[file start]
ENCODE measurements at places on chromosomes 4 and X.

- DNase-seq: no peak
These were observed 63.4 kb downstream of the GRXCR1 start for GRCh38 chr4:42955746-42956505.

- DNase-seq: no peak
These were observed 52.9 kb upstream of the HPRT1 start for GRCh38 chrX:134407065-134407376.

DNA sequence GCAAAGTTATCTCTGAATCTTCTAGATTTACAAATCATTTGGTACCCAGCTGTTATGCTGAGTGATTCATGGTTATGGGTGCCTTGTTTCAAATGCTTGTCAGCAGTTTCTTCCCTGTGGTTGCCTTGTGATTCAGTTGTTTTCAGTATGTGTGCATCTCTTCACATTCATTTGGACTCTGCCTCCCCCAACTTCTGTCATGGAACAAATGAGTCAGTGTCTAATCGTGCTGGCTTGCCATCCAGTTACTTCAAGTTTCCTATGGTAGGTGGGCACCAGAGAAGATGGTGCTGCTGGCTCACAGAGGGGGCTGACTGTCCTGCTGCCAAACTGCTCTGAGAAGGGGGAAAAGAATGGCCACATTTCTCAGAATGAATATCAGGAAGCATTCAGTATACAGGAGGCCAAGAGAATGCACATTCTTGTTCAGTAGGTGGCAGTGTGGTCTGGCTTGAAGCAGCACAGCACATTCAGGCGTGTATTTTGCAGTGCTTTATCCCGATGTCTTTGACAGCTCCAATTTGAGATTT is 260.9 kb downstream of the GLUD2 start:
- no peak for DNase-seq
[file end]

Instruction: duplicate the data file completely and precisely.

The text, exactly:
ENCODE measurements at places on chromosomes 4 and X.

- DNase-seq: no peak
These were observed 63.4 kb downstream of the GRXCR1 start for GRCh38 chr4:42955746-42956505.

- DNase-seq: no peak
These were observed 52.9 kb upstream of the HPRT1 start for GRCh38 chrX:134407065-134407376.

DNA sequence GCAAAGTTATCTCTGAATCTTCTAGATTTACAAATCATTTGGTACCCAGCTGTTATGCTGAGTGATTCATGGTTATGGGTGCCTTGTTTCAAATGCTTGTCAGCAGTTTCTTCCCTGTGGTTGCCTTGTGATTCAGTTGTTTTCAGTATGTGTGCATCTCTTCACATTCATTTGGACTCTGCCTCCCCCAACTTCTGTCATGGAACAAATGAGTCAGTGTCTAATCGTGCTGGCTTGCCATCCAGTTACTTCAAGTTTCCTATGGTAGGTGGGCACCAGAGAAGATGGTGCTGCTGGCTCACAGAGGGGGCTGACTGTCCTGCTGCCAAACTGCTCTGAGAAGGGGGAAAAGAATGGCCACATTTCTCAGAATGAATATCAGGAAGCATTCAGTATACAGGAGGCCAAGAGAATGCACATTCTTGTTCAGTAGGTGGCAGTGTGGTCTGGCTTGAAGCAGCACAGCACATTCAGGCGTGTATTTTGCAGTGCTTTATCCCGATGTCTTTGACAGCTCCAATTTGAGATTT is 260.9 kb downstream of the GLUD2 start:
- no peak for DNase-seq